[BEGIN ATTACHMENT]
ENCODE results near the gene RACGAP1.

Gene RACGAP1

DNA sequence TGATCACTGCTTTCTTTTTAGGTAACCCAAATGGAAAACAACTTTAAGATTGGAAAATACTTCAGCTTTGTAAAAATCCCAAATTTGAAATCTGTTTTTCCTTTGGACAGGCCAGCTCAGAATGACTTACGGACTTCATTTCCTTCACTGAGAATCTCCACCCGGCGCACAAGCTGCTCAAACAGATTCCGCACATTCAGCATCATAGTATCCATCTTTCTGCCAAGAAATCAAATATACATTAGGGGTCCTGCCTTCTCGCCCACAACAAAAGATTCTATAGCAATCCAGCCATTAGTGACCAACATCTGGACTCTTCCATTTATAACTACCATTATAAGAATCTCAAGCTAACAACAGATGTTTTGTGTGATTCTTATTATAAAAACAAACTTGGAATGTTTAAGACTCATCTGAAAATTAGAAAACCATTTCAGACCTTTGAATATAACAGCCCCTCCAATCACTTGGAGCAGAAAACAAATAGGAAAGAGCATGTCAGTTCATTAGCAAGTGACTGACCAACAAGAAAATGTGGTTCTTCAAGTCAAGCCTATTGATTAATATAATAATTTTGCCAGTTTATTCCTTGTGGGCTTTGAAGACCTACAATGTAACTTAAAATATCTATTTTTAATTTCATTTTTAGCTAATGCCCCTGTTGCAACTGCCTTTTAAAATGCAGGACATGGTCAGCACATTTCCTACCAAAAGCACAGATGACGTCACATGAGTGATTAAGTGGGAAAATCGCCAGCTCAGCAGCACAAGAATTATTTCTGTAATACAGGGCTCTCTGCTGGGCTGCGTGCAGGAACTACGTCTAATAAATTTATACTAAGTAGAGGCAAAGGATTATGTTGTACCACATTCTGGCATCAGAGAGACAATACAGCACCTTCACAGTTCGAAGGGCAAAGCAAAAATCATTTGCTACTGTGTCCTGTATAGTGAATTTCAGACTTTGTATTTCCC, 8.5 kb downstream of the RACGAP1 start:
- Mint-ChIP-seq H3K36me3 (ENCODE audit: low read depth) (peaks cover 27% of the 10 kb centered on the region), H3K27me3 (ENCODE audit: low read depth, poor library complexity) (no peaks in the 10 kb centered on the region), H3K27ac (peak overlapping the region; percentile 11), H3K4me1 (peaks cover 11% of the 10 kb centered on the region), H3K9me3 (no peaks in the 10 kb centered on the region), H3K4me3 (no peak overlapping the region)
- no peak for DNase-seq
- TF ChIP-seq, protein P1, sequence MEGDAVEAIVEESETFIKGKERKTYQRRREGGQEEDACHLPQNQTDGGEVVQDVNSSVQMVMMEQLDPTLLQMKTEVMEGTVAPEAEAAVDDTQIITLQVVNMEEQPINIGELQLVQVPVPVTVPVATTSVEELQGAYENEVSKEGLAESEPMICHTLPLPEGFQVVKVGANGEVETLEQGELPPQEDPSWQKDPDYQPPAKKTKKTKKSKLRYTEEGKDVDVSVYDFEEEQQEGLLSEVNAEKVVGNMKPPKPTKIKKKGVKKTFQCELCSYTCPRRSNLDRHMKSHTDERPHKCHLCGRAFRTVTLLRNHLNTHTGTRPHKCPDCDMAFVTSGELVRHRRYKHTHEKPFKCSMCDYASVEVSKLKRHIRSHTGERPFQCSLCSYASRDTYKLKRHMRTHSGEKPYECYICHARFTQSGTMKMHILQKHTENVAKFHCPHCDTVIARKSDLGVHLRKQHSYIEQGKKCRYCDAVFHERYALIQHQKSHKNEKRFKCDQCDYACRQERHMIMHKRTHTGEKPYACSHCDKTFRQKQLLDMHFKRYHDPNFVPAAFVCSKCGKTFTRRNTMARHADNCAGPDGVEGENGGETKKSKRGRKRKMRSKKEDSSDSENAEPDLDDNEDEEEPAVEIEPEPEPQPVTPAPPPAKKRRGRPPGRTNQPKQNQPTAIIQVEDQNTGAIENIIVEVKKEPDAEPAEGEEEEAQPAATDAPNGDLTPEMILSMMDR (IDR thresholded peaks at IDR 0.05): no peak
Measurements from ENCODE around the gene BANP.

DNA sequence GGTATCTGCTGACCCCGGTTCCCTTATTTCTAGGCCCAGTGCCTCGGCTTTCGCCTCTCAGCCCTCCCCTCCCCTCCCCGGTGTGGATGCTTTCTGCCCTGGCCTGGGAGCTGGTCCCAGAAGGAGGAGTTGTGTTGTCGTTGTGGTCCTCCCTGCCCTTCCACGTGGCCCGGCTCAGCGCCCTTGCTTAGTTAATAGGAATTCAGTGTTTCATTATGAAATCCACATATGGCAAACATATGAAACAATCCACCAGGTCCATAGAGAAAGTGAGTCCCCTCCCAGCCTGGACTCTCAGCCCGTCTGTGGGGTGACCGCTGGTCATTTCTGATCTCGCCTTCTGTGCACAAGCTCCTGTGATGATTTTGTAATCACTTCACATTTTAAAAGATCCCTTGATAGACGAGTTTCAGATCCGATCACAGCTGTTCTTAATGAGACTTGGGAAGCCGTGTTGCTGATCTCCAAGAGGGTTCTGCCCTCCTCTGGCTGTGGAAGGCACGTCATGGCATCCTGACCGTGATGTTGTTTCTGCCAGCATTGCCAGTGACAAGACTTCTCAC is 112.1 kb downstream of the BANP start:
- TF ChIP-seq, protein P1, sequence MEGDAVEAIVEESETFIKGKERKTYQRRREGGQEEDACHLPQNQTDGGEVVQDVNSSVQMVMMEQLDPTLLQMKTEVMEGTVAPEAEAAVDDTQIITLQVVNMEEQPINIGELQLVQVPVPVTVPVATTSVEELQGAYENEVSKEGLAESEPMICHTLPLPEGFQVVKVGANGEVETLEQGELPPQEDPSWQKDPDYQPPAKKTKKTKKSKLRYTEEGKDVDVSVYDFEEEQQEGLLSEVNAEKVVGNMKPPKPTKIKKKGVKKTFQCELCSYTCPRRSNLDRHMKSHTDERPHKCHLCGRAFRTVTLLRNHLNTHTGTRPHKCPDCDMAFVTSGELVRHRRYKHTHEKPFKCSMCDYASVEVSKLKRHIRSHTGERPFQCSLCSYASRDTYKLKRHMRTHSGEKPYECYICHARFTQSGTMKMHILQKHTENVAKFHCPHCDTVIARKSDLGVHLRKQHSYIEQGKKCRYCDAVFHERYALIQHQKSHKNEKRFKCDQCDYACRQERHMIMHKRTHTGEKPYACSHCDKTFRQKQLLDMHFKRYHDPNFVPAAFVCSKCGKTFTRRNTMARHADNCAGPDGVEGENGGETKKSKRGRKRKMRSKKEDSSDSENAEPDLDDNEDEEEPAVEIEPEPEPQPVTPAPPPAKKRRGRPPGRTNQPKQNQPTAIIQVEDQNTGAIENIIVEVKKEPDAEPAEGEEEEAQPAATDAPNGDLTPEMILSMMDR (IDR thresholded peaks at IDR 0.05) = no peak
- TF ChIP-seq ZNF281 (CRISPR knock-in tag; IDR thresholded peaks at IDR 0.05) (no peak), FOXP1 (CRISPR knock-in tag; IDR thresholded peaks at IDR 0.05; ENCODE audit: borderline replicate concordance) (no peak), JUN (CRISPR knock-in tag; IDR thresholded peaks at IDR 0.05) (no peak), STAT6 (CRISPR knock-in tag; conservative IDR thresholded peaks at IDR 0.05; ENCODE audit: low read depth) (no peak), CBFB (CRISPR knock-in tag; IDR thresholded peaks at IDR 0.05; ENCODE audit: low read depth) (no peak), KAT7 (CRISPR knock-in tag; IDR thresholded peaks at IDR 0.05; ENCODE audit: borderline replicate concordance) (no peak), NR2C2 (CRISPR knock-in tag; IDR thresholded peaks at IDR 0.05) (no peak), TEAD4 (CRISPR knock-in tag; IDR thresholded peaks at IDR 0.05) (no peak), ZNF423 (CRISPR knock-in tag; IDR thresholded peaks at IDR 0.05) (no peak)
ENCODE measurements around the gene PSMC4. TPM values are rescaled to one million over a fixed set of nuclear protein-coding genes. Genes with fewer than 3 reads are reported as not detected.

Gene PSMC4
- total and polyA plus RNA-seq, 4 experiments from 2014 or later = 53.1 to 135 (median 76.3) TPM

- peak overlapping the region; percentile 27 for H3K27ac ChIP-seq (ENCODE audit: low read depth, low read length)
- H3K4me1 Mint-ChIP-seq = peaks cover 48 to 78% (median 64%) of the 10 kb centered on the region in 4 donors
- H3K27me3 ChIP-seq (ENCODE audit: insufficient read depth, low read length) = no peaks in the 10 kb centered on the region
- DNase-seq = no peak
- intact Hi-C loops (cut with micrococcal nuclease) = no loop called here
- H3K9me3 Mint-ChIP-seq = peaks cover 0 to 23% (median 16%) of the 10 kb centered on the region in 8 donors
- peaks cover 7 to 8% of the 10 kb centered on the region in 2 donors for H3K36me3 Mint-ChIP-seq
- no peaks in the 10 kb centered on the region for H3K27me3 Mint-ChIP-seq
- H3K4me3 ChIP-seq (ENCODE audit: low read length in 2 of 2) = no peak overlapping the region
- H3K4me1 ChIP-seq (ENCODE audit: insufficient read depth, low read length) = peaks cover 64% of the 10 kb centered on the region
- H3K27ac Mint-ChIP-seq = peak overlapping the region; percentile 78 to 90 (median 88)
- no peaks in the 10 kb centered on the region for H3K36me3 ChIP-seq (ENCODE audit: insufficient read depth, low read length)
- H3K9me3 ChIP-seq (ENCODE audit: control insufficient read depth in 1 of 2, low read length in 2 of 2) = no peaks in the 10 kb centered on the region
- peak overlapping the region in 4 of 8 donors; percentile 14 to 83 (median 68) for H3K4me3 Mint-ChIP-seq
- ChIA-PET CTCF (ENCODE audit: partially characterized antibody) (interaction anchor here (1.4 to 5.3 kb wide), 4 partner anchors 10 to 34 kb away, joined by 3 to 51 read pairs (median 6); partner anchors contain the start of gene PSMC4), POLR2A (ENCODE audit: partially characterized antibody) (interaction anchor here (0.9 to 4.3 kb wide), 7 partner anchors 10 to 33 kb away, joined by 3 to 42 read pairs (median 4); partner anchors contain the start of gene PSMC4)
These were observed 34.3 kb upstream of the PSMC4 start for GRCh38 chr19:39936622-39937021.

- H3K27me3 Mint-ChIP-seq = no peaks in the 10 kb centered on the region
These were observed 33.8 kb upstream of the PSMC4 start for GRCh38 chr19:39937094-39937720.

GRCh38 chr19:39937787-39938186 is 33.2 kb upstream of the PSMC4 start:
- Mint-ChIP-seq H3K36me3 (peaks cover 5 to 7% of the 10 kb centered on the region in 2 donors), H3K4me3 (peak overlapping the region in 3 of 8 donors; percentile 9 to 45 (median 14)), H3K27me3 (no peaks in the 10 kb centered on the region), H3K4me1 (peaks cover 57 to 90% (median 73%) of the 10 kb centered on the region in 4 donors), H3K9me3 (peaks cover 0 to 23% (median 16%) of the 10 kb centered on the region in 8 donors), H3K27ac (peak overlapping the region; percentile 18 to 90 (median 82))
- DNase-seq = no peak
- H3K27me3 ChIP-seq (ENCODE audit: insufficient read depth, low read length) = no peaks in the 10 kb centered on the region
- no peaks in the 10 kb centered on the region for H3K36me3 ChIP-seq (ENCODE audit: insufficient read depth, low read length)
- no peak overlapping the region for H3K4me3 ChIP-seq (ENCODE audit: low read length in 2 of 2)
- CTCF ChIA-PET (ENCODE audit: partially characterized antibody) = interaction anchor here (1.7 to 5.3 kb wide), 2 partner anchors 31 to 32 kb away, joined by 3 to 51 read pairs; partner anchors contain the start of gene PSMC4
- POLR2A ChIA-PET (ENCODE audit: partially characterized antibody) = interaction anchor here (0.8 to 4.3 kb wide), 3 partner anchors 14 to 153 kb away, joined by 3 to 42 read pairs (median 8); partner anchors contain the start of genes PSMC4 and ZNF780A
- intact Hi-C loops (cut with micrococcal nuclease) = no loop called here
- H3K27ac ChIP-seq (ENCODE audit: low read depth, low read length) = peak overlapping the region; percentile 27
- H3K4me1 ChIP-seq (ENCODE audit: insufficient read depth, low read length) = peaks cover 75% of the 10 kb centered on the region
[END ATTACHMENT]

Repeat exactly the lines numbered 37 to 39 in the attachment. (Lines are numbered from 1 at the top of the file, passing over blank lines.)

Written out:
- no peak overlapping the region for H3K4me3 ChIP-seq (ENCODE audit: low read length in 2 of 2)
- CTCF ChIA-PET (ENCODE audit: partially characterized antibody) = interaction anchor here (1.7 to 5.3 kb wide), 2 partner anchors 31 to 32 kb away, joined by 3 to 51 read pairs; partner anchors contain the start of gene PSMC4
- POLR2A ChIA-PET (ENCODE audit: partially characterized antibody) = interaction anchor here (0.8 to 4.3 kb wide), 3 partner anchors 14 to 153 kb away, joined by 3 to 42 read pairs (median 8); partner anchors contain the start of genes PSMC4 and ZNF780A